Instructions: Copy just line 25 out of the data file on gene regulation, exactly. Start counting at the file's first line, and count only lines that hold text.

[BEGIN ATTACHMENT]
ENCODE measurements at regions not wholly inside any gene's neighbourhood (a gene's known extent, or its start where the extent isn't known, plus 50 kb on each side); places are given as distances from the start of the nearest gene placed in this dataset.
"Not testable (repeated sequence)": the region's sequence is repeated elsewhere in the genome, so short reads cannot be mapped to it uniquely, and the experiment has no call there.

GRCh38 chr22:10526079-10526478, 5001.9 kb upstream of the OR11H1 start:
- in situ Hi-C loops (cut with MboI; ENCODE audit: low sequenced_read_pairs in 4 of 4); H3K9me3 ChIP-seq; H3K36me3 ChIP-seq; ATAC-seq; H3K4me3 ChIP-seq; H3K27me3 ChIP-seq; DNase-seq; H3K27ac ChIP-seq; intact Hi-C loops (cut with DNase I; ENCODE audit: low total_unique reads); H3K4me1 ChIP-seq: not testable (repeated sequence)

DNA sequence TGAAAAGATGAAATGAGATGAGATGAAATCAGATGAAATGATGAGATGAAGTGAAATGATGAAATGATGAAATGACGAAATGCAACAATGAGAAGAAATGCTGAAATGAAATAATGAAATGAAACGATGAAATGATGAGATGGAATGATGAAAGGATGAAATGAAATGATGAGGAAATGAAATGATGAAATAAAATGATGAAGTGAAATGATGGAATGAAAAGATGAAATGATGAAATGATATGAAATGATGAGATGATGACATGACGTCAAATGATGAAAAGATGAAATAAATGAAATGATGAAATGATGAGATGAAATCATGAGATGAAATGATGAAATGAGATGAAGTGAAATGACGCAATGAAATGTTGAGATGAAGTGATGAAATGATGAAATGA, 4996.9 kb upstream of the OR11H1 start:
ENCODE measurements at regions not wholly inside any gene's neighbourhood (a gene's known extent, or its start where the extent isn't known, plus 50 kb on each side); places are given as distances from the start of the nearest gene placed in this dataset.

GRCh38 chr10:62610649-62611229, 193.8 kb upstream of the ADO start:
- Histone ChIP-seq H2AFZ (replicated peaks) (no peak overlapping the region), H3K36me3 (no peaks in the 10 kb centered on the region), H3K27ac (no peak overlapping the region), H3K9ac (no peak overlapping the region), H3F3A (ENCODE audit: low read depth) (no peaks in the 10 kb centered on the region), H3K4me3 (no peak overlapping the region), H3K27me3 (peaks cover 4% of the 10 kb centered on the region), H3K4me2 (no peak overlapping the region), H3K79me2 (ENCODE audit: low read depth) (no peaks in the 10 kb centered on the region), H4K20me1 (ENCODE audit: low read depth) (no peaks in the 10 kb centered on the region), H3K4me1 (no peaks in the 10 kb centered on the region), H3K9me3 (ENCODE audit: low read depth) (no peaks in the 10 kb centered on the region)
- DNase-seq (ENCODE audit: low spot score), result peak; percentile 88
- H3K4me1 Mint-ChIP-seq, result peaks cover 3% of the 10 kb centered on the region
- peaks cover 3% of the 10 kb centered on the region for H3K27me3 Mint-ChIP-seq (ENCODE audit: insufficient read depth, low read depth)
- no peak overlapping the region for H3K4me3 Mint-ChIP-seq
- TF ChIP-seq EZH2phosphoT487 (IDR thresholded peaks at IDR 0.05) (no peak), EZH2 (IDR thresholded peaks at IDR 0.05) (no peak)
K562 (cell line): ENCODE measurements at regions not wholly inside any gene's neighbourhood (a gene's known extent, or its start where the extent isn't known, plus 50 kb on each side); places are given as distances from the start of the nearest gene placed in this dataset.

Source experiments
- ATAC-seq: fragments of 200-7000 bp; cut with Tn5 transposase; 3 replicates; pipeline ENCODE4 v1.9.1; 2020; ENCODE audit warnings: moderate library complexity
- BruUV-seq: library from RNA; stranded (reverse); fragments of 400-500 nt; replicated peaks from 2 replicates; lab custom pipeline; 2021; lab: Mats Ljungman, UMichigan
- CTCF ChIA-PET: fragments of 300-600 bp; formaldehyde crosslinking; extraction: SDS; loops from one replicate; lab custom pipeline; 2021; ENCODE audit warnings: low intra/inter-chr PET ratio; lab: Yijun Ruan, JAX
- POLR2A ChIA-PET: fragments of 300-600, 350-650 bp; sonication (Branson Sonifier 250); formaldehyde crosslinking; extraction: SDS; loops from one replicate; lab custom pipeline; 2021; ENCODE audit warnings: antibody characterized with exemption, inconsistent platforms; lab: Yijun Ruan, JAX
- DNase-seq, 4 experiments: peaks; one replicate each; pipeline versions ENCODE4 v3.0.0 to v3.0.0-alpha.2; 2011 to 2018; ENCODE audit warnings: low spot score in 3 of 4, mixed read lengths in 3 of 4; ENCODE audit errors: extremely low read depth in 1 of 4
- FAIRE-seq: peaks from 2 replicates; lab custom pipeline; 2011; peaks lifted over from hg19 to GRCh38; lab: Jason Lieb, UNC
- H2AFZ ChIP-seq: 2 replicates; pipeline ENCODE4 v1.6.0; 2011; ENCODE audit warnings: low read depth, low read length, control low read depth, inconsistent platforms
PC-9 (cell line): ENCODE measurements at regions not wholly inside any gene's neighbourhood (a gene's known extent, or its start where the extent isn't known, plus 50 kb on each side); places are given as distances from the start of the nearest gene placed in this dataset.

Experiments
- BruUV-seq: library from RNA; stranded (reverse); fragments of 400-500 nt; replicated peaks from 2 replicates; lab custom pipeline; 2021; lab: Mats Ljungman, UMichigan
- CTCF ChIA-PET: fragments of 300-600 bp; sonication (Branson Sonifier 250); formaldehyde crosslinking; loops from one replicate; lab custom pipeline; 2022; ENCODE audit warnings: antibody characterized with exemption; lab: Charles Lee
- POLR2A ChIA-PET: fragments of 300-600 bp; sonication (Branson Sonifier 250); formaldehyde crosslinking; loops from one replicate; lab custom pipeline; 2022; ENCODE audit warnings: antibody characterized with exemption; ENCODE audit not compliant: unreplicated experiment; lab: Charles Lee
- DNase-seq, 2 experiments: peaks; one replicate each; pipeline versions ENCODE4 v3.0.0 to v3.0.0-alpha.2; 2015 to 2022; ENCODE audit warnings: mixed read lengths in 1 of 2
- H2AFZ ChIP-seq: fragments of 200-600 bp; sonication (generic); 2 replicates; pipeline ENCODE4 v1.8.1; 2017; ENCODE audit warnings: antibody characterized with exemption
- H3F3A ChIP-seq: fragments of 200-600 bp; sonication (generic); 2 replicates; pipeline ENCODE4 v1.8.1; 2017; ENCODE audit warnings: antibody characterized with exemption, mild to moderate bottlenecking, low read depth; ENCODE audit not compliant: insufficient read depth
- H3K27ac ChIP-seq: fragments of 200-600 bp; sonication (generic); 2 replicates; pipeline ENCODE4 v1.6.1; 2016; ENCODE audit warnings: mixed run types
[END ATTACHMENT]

- BruUV-seq: library from RNA; stranded (reverse); fragments of 400-500 nt; replicated peaks from 2 replicates; lab custom pipeline; 2021; lab: Mats Ljungman, UMichigan